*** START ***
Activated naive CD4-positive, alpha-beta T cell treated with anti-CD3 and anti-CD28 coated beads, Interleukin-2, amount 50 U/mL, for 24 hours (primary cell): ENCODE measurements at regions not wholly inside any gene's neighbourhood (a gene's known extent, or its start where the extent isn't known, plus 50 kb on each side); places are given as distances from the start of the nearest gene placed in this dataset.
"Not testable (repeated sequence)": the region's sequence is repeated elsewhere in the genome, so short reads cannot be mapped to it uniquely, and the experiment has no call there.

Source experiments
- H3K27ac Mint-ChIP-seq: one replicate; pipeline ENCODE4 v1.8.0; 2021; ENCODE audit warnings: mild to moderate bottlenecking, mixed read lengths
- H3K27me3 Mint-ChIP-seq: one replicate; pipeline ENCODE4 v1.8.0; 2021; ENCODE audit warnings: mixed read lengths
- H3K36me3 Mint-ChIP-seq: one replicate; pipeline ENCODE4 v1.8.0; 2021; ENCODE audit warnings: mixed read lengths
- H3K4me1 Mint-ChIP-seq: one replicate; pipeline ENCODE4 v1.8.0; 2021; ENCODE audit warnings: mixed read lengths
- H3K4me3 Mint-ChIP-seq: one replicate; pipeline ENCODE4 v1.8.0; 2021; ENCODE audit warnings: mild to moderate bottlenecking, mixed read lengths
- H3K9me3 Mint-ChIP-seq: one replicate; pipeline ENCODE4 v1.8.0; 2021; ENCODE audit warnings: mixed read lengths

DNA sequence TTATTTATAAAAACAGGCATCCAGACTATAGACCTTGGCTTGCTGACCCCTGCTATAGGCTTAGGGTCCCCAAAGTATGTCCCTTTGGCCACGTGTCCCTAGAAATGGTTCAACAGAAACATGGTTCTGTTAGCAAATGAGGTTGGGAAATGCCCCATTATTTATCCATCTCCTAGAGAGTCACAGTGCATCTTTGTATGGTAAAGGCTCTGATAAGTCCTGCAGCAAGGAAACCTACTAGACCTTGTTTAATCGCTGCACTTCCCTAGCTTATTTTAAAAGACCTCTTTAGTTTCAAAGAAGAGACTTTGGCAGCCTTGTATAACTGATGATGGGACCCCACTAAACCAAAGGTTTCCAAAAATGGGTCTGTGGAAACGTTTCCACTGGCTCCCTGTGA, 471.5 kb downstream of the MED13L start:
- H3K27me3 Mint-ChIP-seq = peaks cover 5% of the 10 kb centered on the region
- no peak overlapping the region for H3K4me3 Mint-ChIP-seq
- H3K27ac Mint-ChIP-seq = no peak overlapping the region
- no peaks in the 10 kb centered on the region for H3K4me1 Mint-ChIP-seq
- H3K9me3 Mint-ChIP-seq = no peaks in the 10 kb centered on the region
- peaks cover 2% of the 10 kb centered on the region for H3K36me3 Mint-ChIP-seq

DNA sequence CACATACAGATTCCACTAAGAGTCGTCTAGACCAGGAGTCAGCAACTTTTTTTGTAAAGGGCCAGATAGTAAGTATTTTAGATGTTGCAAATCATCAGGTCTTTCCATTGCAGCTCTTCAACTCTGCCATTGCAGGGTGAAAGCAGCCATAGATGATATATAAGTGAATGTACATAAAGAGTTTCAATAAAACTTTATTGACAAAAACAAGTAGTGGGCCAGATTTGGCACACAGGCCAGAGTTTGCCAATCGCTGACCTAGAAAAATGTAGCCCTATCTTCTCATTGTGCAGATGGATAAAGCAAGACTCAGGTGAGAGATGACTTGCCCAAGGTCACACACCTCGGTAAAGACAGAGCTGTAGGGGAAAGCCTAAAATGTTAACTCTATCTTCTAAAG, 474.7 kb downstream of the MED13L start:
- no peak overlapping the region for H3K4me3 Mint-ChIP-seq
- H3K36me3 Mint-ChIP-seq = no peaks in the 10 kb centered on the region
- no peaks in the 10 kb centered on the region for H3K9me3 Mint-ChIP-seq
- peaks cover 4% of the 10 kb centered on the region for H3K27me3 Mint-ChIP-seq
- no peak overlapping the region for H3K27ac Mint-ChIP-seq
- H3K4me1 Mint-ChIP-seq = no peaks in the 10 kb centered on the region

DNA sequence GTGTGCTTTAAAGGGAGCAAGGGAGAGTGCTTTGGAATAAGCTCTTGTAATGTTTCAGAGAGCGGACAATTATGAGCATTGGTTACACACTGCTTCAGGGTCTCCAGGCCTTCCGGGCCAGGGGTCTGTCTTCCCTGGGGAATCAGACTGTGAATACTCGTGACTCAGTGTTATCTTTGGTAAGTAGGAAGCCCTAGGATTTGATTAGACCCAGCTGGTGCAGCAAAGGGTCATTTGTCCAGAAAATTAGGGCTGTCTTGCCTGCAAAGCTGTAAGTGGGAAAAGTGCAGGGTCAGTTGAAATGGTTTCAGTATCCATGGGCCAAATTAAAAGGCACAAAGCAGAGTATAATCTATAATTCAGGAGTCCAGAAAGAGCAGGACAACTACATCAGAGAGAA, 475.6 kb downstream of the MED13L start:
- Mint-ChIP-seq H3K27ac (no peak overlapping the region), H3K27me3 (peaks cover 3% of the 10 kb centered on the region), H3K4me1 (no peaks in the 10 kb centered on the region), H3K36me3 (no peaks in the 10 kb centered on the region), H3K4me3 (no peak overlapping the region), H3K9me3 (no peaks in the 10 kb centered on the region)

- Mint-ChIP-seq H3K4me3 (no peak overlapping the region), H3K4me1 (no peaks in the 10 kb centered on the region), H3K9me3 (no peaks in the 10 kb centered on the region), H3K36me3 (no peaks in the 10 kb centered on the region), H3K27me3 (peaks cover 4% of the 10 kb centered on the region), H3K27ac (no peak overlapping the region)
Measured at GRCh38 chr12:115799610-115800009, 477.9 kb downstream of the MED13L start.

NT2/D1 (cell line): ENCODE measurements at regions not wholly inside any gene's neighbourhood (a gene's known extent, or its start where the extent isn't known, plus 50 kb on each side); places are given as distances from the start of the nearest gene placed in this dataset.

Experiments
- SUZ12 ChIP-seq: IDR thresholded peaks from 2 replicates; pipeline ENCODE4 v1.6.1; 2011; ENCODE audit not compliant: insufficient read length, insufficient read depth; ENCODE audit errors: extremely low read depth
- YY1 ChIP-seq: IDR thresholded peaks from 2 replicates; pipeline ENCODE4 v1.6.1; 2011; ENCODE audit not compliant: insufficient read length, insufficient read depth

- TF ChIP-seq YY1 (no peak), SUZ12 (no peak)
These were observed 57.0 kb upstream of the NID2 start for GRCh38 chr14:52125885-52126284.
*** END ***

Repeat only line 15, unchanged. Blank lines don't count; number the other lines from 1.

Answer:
- H3K9me3 Mint-ChIP-seq = no peaks in the 10 kb centered on the region